Agrivoltaic facilities, where solar panels are combined with agricultural activities, represent a groundbreaking approach to sustainable energy production. One key aspect of optimizing these facilities is the choice of whether to use single-axis trackers or fixed structures to mount the solar panels.
Recent studies and practical experience have shown that agrivoltaic facilities equipped with single-axis trackers tend to have a lower Levelized Cost of Energy (LCOE) compared to those with fixed structures. Here’s why.
Increased Solar Panel Efficiency
Single-axis trackers allow solar panels to follow the sun’s path throughout the day, ensuring that they consistently receive optimal sunlight exposure. This leads to a higher overall energy yield compared to fixed structures, where panels remain stationary. Greater efficiency means more electricity is generated for the same investment, which lowers the LCOE.
Extended Solar Panel Lifespan
By optimizing solar panel orientation, single-axis trackers can reduce the stress and wear on panels, potentially extending their operational lifespan. Longer-lasting panels mean lower maintenance and replacement costs over the life of agrivoltaic facilities, contributing to a reduced LCOE.
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Maximized Land Utilization
Single-axis trackers can effectively utilize land that may have variable shading patterns due to nearby vegetation or structures. This efficient use of space ensures that more solar panels can be installed on the same amount of land, maximizing energy production without the need for additional land purchases or leases.
Reduced Energy Storage Needs
The improved energy yield from single-axis trackers can reduce the reliance on energy storage solutions, such as batteries, to maintain a steady energy supply. This reduction in energy storage requirements can significantly lower capital and operational expenses, thereby impacting the LCOE positively.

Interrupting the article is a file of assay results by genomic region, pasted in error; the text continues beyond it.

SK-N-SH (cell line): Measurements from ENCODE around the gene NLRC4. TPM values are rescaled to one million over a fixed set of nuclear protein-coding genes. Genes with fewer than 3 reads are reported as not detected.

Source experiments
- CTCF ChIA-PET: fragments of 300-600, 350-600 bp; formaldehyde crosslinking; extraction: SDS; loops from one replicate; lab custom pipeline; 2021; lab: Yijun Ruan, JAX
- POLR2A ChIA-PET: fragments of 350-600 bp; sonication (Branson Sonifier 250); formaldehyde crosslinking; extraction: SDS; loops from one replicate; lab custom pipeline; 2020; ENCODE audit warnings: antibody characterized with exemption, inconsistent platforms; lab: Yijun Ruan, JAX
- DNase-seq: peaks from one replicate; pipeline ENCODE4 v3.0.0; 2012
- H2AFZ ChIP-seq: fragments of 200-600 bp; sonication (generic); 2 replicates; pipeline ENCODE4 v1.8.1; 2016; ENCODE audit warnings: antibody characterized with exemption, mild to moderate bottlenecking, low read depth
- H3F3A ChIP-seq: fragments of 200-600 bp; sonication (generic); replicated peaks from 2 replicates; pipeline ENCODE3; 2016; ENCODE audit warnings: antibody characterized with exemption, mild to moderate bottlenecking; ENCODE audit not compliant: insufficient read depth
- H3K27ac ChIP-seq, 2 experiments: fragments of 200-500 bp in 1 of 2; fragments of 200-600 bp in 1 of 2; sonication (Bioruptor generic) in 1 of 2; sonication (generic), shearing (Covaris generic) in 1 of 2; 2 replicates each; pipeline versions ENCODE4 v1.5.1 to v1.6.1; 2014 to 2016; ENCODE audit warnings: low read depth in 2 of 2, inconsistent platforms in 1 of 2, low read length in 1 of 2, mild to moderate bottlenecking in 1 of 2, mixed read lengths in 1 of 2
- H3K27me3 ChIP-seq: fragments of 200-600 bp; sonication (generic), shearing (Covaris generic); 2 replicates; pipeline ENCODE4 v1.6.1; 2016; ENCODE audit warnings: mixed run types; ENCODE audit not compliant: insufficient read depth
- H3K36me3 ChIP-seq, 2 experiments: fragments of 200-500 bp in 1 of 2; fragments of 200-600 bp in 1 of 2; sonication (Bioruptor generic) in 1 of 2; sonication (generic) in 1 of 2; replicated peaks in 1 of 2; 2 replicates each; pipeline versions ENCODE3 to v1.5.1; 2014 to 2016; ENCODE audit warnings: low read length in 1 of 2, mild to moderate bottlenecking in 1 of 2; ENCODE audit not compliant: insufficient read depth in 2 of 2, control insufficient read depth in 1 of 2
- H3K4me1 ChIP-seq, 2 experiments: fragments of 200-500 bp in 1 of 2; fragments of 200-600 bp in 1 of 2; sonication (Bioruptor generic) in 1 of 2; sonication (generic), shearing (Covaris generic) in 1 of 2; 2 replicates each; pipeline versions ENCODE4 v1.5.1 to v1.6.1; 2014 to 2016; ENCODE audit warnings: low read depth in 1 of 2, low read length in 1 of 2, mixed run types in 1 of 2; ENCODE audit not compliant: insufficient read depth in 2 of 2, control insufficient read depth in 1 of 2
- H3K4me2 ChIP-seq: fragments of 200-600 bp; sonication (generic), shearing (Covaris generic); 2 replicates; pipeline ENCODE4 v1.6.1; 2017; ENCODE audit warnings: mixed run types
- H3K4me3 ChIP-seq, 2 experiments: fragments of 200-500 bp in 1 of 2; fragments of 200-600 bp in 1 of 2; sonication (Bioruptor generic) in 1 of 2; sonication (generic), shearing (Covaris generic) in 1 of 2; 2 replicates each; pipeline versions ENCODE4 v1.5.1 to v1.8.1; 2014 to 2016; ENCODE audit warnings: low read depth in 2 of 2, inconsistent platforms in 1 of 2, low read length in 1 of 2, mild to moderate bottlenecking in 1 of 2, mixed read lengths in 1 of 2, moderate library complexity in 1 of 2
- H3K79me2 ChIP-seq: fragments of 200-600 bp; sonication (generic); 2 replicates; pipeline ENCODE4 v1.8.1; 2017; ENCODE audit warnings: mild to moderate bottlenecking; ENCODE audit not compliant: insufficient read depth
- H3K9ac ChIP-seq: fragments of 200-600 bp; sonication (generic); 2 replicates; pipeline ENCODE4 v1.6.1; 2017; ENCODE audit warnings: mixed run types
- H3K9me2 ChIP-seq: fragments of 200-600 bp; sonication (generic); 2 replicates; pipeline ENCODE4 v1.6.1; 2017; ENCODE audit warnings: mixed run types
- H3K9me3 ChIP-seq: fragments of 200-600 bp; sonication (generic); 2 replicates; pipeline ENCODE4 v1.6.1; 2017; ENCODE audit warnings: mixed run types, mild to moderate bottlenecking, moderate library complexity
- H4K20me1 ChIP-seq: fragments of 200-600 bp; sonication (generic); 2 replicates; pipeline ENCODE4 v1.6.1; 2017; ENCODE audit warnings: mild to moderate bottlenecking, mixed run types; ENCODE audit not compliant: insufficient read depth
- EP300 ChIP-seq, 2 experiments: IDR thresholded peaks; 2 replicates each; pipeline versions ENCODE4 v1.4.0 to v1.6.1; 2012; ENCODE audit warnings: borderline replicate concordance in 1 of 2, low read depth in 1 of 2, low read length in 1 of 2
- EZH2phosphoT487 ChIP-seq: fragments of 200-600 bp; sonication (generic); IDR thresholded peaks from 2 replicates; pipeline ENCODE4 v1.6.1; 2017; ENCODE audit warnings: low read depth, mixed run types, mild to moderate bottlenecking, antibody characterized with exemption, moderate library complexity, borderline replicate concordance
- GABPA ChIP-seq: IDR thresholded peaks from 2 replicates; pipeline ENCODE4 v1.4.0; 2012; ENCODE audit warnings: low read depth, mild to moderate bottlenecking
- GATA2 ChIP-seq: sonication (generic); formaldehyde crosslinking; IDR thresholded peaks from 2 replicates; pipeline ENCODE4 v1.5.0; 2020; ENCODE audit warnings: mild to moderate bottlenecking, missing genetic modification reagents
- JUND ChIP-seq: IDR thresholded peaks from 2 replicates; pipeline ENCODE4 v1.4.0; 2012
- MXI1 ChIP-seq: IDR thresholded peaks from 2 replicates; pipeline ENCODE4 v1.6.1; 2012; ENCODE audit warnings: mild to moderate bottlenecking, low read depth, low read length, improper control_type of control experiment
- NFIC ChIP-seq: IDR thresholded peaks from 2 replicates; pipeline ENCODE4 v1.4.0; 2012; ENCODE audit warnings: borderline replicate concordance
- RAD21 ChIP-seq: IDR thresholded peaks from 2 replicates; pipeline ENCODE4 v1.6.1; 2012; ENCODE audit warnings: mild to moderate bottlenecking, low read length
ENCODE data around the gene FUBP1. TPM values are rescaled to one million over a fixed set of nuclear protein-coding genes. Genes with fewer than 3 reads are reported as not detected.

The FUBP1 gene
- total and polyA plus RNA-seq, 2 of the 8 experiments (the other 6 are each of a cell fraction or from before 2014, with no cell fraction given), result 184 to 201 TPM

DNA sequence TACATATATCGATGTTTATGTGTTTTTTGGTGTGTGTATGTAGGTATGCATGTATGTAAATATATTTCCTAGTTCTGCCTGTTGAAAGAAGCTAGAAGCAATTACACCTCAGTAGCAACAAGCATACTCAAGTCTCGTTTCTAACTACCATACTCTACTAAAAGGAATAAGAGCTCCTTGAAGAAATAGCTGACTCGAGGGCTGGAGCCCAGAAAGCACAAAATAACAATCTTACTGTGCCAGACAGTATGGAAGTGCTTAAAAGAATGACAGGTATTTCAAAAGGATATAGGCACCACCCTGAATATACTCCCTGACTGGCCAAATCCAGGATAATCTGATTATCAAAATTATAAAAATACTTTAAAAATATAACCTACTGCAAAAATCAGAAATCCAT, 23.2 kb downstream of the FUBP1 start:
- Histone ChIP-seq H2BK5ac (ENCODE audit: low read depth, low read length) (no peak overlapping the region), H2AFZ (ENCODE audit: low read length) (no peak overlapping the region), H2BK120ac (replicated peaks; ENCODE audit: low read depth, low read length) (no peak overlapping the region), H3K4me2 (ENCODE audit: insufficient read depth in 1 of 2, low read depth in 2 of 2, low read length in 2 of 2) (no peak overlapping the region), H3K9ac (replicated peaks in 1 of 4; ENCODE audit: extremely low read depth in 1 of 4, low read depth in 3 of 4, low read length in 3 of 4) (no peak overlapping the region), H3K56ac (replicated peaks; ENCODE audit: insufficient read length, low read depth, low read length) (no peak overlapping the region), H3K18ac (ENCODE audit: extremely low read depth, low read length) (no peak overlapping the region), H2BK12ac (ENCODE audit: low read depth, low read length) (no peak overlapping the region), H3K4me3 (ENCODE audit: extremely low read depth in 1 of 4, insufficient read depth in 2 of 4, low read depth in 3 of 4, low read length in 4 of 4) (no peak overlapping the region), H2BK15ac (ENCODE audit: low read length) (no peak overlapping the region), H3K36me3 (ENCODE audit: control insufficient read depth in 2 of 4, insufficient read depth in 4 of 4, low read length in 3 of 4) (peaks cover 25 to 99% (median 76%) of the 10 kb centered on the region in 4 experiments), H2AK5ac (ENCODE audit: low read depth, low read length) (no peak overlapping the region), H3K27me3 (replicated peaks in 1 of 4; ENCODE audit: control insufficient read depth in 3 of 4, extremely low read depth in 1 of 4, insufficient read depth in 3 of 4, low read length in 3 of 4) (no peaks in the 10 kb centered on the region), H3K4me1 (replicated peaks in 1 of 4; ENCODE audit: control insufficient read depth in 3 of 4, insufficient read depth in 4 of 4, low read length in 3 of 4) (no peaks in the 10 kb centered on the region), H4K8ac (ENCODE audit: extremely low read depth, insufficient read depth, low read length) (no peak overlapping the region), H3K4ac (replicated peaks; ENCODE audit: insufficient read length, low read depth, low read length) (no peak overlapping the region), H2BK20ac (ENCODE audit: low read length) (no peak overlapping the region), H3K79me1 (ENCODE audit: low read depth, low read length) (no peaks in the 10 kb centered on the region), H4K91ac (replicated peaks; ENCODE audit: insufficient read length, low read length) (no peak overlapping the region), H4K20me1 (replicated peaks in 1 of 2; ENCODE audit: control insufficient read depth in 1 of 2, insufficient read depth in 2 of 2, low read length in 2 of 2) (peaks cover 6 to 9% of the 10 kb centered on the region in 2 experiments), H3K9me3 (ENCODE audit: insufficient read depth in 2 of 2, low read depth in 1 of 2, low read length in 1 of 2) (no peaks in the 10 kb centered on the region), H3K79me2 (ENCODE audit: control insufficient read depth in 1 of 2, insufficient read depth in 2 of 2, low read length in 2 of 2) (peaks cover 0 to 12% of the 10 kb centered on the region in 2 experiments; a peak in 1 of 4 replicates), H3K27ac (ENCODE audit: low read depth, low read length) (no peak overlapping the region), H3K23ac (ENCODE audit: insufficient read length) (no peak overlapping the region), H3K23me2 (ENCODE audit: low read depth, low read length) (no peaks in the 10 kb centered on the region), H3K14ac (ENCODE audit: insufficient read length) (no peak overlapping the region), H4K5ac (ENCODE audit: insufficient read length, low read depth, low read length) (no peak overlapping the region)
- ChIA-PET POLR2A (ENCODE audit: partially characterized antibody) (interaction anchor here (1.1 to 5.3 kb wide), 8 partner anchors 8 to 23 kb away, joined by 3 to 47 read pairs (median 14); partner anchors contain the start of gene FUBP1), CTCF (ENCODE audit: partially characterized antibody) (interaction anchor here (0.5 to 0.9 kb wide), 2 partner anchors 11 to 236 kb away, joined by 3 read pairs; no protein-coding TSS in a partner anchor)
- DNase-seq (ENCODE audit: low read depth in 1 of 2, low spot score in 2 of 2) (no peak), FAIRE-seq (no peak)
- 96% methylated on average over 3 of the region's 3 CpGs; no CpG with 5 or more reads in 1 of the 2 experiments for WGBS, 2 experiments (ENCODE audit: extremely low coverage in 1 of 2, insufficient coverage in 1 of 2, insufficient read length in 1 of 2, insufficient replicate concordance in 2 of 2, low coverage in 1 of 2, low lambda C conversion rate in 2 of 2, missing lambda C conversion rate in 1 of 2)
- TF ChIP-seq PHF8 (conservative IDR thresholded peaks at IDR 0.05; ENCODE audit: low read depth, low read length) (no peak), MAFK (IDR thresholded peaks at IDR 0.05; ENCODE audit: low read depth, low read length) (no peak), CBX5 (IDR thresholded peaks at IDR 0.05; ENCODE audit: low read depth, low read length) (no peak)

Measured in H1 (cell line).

Adaptability to Seasonal Changes
Single-axis trackers can adapt to seasonal variations in the sun’s angle, optimizing energy generation throughout the year. In regions with distinct seasons, this adaptability can be particularly advantageous, further improving the economics of agrivoltaic facilities.
However, it’s important to note that the choice between single-axis trackers and fixed structures can depend on various factors, including the local climate, energy demand patterns, and the specific crops or agricultural activities being carried out beneath the solar panels. While single-axis trackers may generally offer lower LCOE, there are situations where fixed structures may be more suitable due to their simplicity and lower upfront costs.
In conclusion, the use of single-axis trackers in agrivoltaic facilities is a promising approach to enhancing both energy production and economic viability. As technology continues to advance and experience accumulates, the economics of agrivoltaics will likely become even more favorable, contributing to a more sustainable and resilient energy future.
Universal Kraft is an expert in solar energy, being one of the largest ground-mounted solar companies in Sweden, with a portfolio of over 720 MW under development and growing. In Canada, the company is developing a portfolio of over 2240 MW in British Columbia, Alberta and Quebec, as well as in Portugal with a growing portfolio of 1000 MW. We also have projects under development in Spain, Brazil and Colombia.
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